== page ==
GBA was incorporated as a N. H. 501(c)(3) non-profit organization in Sept. 2016. “It has had tremendous success in capturing the momentum of backcountry skiers in what is now the fastest growing segment of the ski industry,” Ray explained. “Skiers are flocking to the backcountry for various reasons: fitness, return to nature, high resort prices, and improvement of backcountry equipment. GBA’s goal is to advance the sport of backcountry skiing in N. H. and western Maine by providing low-impact human-powered backcountry skiing opportunities to the public through the creation, improvement and maintenance of ski glades.” Kuster, a very proficient skier from a family of skiers that included a father who was an original investor in Wildcat Mountain, reminisced about her own backcountry skiing. She recalled an Outward Bound near-misadventure, including high water and near-impossible river crossings that, in the end, proved manageable.

GBA Granite Chief Tyler Ray showed Congresswoman Annie Kuster a map of one of two pilot projects that appears to be nearing approval on the WMNF on Wednesday, Aug. 23, in the Androscoggin District offices in Gorham. (Edith Tucker photo)

The two GBA spokesmen pointed out that the WMNF’s Presidential Range is home to a wide variety of high-alpine, above-treeline skiing. But there’s no network of below-treeline skiing designed to provide safer options when there are dangerous weather and-or avalanche risk conditions. Additional venues could reduce the high concentration of spring skiers in Tuckerman Ravine.   “Skiers that cut ski glades on their own terms on either private or public property without permission only hurt the cause,” Ray noted.  “Our two-fold strategic model would create exceptional ski terrain in the White Mountains,” he said. “Elevation, aspect and location are very important, especially considering climate change. With smart planning, we can be where the snow is going to stay fresh and protected, providing the best conditions.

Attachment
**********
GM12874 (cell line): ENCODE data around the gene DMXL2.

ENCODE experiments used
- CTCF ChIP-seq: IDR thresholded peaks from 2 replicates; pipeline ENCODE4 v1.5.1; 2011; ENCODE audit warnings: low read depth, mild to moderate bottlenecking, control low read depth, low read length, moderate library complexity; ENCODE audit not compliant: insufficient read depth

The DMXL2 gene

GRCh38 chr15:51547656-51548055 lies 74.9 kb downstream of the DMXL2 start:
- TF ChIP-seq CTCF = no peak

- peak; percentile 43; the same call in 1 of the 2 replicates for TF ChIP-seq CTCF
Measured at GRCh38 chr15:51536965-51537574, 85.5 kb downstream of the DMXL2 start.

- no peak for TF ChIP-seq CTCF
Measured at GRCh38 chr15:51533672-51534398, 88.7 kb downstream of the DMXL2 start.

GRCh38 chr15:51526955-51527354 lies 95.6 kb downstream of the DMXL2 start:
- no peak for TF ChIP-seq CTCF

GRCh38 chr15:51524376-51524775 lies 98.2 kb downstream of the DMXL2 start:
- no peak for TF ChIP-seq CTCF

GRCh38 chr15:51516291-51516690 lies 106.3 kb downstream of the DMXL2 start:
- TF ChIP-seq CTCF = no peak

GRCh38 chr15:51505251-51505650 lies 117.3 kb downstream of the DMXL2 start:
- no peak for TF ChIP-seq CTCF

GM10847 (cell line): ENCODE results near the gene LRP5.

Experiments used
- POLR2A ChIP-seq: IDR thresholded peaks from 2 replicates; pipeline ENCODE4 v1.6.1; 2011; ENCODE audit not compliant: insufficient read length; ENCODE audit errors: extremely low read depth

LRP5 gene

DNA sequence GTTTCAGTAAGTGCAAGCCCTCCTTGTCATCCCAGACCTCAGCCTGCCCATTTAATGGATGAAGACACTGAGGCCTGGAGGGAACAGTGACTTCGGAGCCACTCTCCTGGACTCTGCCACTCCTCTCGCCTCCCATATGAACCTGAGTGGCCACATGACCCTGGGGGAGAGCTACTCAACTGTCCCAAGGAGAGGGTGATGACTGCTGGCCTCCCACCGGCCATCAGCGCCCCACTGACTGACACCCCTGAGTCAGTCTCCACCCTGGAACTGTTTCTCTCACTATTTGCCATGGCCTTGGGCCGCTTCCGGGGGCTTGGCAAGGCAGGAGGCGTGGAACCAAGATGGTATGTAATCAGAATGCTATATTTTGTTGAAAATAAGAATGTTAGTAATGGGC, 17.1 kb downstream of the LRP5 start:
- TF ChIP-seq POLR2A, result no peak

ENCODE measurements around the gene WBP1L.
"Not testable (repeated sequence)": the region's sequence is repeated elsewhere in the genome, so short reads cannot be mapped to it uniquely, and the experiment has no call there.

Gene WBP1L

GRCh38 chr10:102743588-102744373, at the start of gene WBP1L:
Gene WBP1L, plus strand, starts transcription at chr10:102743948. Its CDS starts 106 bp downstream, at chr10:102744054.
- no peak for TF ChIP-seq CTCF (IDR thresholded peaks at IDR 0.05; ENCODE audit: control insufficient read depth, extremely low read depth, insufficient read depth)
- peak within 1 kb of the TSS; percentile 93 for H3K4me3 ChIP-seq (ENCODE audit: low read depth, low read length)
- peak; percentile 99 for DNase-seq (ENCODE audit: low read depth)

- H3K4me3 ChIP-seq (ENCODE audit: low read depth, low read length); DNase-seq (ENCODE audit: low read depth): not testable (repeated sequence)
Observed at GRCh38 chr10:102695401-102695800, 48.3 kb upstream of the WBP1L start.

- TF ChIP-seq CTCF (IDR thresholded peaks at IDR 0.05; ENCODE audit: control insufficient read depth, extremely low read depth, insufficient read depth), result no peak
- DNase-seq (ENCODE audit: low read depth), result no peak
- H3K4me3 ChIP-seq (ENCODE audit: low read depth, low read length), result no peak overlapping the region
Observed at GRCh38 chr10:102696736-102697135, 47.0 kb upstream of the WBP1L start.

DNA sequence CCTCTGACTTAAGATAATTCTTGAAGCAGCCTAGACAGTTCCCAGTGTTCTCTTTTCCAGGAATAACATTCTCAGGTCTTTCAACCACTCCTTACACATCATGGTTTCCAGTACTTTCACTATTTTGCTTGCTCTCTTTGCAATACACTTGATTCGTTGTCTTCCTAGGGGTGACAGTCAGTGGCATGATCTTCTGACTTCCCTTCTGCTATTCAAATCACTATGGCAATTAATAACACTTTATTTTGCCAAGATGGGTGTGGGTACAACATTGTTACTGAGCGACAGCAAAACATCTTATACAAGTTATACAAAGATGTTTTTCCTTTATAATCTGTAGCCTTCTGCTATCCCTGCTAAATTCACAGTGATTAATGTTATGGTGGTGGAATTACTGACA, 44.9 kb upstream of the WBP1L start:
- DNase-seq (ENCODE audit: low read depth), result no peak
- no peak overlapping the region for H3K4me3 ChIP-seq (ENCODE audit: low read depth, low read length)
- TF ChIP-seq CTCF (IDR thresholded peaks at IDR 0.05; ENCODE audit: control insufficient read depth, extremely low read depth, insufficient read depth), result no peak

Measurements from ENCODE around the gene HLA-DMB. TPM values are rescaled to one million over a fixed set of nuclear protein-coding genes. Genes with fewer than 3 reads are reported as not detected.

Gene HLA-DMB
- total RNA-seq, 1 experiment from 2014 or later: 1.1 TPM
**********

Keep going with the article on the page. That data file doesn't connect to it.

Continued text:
The second part complements the first,” Ray continued. “We call it GIMBY — “Glade in my Back Yard”. Each community, particularly those on the fringes of the Whites, should have their own glade to ski, helping to build community. We’ve going from town to town to provide assistance to help grow a network of glades.”   The WMNF approved two federal pilot projects that GBA proposed, one on Bartlett Mountain in Bartlett, and the other on South Baldface in Evans Notch in Chatham. The Maple Villa Ski Trail on Bartlett Mountain would revive an abandoned Civilian Conservation Corps (CCC) ski trail, built in the 1930s, and add glades around it. GBA also has projects in Gorham (Pine Hill on land owned by the Gorham Land Company), Lancaster (Mount Prospect in Weeks State Park), Franconia (Cooley Jericho Community Forest). There are a number of issues that must be considered on the WMNF, Supervisor Wagner explained.

Congresswoman Annie Kuster, 5th from left, posed with USFS employees Ed Wright and Brian Johnston; Granite Backcountry Alliance enthusiasts Rick Jenkinson of Kearsage and Tyler Ray of North Conway, plus Androscoggin District Ranger Jennifer Barnhart and WMNF Forest Supervisor Tom Wagner in the Androscoggin District offices in Gorham. (Edith Tucker photo)

GBA was formed after the WMNF’s current master plan was approved. Backcountry skiing, like access for ATVs and other OHRVs, will almost certainly be part of the discussion when the next Forest Plan is developed in 5 years, he said. Participant safety, parking and sanitation, as well as resource issues, such as preserving Bicknell’s thrush habitat, will have taken into account. Wagner said, “Our approach to all user groups must be consistent. However, we do recognize that recreation and tourism predate the creation of this national forest.”